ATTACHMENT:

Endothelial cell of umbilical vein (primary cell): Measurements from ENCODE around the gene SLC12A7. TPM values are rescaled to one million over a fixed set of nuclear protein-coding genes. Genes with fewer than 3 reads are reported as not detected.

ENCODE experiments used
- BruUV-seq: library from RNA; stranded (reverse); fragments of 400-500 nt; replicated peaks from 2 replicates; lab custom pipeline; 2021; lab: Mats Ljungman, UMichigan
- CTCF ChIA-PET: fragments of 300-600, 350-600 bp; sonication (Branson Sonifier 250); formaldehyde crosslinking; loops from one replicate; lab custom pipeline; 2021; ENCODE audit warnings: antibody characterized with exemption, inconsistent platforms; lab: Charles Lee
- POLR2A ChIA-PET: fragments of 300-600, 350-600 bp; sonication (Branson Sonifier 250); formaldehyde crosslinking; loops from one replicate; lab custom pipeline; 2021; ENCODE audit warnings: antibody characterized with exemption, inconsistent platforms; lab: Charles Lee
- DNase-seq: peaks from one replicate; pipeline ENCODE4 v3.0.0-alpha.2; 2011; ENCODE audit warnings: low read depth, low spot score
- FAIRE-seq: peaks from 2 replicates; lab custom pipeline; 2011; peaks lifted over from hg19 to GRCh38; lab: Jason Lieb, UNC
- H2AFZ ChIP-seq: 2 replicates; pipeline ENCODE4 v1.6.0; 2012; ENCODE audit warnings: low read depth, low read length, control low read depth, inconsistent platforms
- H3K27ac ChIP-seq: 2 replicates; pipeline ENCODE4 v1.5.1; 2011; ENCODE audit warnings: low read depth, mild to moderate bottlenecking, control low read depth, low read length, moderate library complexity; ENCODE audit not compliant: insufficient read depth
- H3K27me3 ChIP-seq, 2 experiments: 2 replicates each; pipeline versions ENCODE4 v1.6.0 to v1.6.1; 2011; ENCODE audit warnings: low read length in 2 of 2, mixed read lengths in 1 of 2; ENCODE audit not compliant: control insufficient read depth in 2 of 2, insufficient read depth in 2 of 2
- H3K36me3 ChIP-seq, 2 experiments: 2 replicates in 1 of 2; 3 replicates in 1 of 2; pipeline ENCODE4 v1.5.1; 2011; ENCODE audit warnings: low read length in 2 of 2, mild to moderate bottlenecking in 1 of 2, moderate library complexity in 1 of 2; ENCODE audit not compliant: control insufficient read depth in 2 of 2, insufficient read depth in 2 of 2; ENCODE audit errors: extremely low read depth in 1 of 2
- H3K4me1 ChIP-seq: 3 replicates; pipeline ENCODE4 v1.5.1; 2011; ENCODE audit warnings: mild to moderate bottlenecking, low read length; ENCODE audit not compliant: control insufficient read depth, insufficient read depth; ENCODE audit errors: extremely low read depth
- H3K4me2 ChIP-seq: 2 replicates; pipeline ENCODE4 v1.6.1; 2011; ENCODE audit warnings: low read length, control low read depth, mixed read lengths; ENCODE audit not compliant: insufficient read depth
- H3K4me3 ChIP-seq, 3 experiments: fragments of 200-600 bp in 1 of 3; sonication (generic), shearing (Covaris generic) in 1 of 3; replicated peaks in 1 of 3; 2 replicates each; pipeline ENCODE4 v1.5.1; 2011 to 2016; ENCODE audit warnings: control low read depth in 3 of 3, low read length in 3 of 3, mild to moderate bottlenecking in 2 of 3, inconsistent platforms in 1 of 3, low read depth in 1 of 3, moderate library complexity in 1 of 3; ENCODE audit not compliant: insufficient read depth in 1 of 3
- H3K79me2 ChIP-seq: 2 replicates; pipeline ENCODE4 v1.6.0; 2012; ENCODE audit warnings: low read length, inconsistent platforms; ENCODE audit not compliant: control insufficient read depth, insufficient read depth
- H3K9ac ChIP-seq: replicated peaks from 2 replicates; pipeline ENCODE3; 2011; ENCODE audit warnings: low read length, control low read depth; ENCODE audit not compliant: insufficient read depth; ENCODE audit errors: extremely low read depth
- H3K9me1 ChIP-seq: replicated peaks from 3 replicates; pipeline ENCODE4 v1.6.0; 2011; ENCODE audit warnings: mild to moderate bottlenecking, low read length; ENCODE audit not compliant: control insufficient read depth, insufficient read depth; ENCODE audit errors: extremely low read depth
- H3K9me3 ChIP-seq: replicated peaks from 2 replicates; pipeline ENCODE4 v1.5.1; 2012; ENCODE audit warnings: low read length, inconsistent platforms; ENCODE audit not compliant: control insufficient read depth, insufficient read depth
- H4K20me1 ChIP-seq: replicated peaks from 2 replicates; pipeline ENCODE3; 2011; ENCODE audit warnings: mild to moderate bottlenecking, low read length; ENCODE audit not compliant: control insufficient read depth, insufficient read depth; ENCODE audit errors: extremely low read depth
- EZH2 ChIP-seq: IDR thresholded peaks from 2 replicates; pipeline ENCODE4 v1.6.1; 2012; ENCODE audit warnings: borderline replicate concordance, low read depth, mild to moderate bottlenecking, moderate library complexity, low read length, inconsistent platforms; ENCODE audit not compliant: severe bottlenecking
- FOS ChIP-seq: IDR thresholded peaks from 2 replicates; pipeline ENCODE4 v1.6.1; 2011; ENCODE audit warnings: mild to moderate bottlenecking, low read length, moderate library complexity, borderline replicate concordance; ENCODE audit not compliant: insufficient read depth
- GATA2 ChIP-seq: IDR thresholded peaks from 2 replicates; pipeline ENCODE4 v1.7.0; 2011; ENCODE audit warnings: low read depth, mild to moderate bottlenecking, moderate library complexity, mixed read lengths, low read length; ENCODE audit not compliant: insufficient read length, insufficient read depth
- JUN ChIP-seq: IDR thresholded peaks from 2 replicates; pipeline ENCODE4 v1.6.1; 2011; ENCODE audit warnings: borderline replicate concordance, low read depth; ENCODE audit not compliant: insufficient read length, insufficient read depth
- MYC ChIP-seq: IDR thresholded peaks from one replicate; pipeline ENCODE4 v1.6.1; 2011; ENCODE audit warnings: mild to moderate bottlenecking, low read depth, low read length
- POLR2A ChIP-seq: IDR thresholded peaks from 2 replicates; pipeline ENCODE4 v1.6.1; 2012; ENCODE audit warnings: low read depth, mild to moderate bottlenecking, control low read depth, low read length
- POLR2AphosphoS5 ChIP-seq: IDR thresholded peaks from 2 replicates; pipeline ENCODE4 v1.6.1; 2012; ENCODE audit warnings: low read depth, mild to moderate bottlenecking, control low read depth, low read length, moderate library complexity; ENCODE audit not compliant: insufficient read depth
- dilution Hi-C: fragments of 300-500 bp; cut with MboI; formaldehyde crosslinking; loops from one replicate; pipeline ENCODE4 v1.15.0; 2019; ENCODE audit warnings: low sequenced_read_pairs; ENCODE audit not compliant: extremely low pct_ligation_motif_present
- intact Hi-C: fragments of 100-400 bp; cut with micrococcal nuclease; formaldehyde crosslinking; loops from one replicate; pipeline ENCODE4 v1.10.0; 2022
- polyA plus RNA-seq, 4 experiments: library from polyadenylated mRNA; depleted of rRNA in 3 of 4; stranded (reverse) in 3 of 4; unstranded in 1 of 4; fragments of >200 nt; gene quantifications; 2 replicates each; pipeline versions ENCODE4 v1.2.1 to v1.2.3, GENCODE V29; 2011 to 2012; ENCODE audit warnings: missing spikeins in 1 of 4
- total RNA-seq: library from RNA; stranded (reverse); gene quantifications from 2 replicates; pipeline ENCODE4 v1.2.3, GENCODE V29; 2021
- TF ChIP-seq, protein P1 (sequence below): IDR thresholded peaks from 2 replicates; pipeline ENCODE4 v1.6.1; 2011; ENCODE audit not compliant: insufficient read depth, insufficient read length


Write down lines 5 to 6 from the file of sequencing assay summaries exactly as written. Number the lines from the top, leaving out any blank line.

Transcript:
- POLR2A ChIA-PET: fragments of 300-600, 350-600 bp; sonication (Branson Sonifier 250); formaldehyde crosslinking; loops from one replicate; lab custom pipeline; 2021; ENCODE audit warnings: antibody characterized with exemption, inconsistent platforms; lab: Charles Lee
- DNase-seq: peaks from one replicate; pipeline ENCODE4 v3.0.0-alpha.2; 2011; ENCODE audit warnings: low read depth, low spot score